Cycling Canada insists it will learn from its mistakes after a doping ban served by former rider Clara Hughes was kept secret for more than 20 years.
In her memoirs, set to be released this week, Hughes revealed that she tested positive after the World Championships in 1994 but her three-month ban was only known about by her national team manager and three other people, who kept silent.
The governing body was reportedly contacted by Hughes in August, according to CTV, and told that the autobiography would reveal the anti-doping violation.
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And although anti-doping practices have moved on a great deal since 1994, Cycling Canada says it cannot condone the secrecy that surrounded this incident.
"Regardless of the practices of the day, Cycling Canada believes in full, fair and open disclosure of all doping related offences," a statement said.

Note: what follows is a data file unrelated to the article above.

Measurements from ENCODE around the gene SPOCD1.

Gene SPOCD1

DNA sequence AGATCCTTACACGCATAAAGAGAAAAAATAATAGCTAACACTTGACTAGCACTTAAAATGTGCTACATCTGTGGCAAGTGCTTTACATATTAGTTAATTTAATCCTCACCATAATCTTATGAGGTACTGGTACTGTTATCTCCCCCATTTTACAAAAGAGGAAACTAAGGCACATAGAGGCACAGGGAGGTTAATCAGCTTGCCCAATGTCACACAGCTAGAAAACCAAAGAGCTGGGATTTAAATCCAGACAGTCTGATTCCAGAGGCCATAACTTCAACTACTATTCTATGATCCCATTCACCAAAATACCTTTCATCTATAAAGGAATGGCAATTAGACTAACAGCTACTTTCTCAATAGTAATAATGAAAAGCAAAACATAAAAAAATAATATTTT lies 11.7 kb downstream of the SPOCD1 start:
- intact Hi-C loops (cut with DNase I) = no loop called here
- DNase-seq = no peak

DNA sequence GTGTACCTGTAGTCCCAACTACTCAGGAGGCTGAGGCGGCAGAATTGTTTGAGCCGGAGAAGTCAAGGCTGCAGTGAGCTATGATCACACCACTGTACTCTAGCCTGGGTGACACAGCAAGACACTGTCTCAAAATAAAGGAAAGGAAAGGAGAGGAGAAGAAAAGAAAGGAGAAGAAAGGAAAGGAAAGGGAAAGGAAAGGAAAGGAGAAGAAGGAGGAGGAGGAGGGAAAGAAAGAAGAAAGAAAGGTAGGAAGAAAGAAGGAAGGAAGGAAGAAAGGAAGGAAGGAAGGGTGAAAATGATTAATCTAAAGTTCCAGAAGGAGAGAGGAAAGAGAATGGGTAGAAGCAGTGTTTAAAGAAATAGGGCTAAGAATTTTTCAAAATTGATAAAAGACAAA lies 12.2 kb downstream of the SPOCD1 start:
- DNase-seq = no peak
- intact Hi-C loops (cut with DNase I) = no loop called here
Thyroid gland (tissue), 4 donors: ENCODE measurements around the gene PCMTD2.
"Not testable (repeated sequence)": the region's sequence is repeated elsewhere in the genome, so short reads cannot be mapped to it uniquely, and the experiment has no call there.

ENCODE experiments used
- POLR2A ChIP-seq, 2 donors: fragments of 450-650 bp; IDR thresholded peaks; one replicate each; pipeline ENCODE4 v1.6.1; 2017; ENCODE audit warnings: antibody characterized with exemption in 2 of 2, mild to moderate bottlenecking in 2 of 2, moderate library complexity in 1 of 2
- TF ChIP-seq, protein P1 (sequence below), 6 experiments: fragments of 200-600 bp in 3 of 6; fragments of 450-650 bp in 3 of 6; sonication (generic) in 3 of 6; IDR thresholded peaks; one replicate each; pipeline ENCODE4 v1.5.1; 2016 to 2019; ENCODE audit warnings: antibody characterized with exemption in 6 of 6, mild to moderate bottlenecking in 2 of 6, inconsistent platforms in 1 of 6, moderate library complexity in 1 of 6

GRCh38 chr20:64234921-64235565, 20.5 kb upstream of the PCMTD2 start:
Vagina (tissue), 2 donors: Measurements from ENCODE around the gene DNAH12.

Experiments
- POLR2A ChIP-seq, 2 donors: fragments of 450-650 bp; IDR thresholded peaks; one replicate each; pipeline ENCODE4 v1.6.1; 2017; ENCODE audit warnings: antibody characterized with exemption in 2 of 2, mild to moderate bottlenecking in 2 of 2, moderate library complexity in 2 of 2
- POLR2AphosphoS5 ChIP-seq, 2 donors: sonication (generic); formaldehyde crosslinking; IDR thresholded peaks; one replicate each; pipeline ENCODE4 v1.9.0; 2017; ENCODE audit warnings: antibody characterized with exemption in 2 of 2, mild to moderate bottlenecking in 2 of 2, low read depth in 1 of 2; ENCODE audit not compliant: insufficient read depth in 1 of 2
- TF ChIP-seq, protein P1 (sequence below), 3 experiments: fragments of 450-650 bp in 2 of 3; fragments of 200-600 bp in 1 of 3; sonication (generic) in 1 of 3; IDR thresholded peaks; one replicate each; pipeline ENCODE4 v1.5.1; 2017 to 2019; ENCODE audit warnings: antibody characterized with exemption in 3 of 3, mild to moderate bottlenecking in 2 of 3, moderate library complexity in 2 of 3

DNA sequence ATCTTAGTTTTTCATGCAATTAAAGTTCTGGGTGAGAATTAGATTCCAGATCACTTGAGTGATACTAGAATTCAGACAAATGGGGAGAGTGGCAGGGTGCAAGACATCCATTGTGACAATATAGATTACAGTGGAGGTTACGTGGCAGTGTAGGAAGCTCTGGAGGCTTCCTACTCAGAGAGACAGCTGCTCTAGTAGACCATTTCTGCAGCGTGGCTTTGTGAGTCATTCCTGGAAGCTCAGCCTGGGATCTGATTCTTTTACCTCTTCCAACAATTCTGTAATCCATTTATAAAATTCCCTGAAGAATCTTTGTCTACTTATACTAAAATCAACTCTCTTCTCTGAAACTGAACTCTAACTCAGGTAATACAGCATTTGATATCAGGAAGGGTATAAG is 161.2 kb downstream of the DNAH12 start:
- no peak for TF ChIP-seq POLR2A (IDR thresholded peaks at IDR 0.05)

"Cycling Canada is proud of its current role as a leader in the anti-doping movement and remains committed to learning from the mistakes of the past so we don't make them again."
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Hughes won two bronze medals at the 1996 Olympic Games in Atlanta and went on to win the Commonwealth Games time trial in Manchester six years later.
She then turned her hand to speed skating, winning four medals across three Winter Olympics between 2002 and 2010, before returning to the road for the 2012 Olympics, where she finished fifth in the time trial.
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Stuart Clarke is a News Associates trained journalist who has worked for the likes of the British Olympic Associate, British Rowing and the England and Wales Cricket Board, and of course Cycling Weekly. His work at Cycling Weekly has focused upon professional racing, following the World Tour races and its characters.
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